“What,” I asked, "if a Negro applied for a golf-club membership?”
“Oh, he’d be turned down," the man said, “but not because he was colored. Only because he was a Gentile.”
The next day I attended the opening of a new synagogue in the suburbs and any doubts I’d had that our values had been debased were quickly dispelled.
The ceremony was to begin outdoors with the cutting of a ribbon and the laying of a cornerstone. There had been raip in the morning, but half an hour before the festivities were to begin the sky cleared and, as a matter of fact, the ceremony started under a brilliant sup. “This,” the chairman assured us, “is an omen from God. He approves of oqr choice of a sanctuary for Him.”
And this, to begin with, angered mç.
I was appalled by the lack of humility implicit in the notion that our God, who seemed to be busy elsewhere when six million were murdered in Europe, had the time to indicate his pleasure with this suburban community.
Next, a man, described as illustrious came forward to lay the cornerstone. He was not a distinguished scholar, rabbi, artist, or doctor, as he might have been in the old days, but the richest Jew in town. Among the souvenirs he placed inside the cornerstone the only one named was “some currency of our time.” Money. If any of the rabbis present saw the incongruity here he failed to speak up.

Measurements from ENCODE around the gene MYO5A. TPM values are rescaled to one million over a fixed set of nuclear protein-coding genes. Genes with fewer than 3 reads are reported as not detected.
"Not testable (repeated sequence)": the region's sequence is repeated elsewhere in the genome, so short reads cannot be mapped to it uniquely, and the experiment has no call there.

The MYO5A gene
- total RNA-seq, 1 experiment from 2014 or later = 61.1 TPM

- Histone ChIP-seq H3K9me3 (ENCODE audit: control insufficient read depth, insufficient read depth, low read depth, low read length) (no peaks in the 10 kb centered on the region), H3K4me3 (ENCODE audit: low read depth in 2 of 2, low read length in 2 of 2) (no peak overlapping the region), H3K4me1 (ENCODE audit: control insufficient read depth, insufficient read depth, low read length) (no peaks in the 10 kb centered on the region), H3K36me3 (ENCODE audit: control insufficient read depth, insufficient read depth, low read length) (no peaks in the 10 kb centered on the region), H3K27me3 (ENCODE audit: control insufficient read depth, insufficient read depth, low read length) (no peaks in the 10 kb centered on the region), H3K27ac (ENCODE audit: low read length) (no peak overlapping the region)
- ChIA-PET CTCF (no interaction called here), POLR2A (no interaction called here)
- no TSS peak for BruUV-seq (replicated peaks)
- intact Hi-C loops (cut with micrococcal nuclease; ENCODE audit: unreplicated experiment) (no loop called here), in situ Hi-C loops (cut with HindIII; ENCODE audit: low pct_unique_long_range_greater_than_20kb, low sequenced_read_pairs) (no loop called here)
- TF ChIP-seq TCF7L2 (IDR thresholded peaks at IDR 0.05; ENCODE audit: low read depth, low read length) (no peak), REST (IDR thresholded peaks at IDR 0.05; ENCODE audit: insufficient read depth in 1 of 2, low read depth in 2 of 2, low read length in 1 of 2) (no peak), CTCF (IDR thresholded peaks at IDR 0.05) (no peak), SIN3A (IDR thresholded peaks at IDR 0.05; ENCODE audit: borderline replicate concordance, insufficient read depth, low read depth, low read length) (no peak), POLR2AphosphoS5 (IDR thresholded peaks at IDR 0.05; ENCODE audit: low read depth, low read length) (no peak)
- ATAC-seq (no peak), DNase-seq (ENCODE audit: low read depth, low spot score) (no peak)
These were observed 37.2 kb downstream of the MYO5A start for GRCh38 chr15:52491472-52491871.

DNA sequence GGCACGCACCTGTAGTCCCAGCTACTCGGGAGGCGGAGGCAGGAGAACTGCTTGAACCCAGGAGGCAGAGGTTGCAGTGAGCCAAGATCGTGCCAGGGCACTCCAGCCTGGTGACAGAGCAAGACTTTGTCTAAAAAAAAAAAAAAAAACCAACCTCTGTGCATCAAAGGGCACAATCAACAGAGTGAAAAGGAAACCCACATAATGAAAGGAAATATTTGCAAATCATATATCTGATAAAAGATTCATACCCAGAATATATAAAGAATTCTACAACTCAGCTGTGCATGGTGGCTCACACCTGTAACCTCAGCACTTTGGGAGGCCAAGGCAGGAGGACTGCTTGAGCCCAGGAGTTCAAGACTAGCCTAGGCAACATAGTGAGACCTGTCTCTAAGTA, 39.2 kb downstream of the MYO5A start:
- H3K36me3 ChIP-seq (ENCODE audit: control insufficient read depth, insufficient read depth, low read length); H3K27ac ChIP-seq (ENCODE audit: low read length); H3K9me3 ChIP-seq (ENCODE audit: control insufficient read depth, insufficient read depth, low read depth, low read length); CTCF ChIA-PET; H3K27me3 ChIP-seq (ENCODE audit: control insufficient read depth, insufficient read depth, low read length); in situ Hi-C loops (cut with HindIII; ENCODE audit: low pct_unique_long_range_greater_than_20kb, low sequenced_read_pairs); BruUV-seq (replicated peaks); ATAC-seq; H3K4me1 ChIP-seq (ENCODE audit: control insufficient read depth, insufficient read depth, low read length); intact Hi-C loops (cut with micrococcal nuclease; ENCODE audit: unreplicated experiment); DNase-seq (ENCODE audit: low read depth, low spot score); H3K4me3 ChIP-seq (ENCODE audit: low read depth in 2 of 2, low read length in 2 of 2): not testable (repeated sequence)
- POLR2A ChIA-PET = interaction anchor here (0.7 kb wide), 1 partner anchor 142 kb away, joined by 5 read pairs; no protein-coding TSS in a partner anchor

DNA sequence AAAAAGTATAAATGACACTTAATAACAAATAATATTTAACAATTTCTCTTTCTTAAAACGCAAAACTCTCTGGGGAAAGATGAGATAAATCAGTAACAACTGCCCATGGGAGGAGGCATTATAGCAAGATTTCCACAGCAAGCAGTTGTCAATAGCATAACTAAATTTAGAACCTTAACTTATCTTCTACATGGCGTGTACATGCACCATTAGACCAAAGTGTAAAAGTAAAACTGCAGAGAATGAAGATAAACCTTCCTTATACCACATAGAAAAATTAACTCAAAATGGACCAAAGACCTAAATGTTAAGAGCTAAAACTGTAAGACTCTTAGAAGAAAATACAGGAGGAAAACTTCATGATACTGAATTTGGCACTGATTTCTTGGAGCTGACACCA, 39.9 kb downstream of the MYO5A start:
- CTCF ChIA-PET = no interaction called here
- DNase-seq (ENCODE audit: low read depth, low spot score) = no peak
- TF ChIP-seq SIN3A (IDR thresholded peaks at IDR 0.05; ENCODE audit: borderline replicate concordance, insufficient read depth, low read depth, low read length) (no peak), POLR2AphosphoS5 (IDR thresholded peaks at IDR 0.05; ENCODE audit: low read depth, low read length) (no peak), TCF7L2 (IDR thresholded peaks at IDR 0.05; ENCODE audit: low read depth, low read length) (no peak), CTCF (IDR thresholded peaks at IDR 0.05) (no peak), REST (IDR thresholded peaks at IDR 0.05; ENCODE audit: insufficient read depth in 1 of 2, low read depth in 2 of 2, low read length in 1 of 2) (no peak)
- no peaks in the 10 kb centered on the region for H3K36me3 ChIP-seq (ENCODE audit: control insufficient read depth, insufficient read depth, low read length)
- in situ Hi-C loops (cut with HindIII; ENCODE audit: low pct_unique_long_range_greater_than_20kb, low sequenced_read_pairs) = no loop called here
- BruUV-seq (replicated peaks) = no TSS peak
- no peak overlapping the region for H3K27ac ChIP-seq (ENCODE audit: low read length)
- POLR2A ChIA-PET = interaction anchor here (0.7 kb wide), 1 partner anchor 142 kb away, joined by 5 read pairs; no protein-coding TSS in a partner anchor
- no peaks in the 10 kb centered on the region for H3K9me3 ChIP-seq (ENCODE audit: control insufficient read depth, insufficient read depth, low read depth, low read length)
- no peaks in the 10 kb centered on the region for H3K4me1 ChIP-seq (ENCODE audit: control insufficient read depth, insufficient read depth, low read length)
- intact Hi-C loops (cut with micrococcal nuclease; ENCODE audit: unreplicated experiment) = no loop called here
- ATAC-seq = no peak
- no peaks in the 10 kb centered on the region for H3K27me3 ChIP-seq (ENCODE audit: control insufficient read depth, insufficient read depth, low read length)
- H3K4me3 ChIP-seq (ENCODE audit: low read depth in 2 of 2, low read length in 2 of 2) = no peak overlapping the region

Inside, as it turned out, the holy ark had been donated by the owners of a supermarket chain in memory of their
mother. Well, it was a fine gesture. But this too was quickly brought down to the level of bad taste. A young moonfaced rabbi rose, and after first assuring us that he had never known the lady in whose memory the ark had been given, he then went on to extol her in such hyperbolic terms that she appeared a saint. This was followed by further tributes so vulgar that I was no longer sure whether this was, indeed, a synagogue being dedicated or a new shopping centre that was being opened.
Í left in the middle of the young president’s speech. Outside, in the corridor,
1 came upon a plaque listing donors to the synagogue building fund in order of how much they had given, one thousand, five hundred, or a hundred dollars, and 1 was even further embarrassed. The synagogue. I felt, is either a moral force or nothing. It should be above expediency and beyond the seductions of wealth. But this plaque was evidence to the contrary. It was social blackmail. It would also have a horrifying effect on the children. For here, where they were to have their religious instruction, they could plainly see their fathers’ names honored or omitted in proportion to how much money they had given.
I walked away feeling ashamed. The Jews had, it seemed, come a long and depressing way in Canada. We had come to this country fleeing from persecution and had brought with us our traditional respect for the ethical, the spiritual, and the intellectual. But these were no longer the values we celebrated. As the community has prospered it has also become flabby, money - driven, and prejudiced. Today we are powerful enough to keep people off golf courses because of their racial origins, but in order to promote a so-called religious revival our synagogues, by and large, have become religious drugstores. A place of air-conditioned comfort and jingoism and platitude, where no serious moral reproaches are made.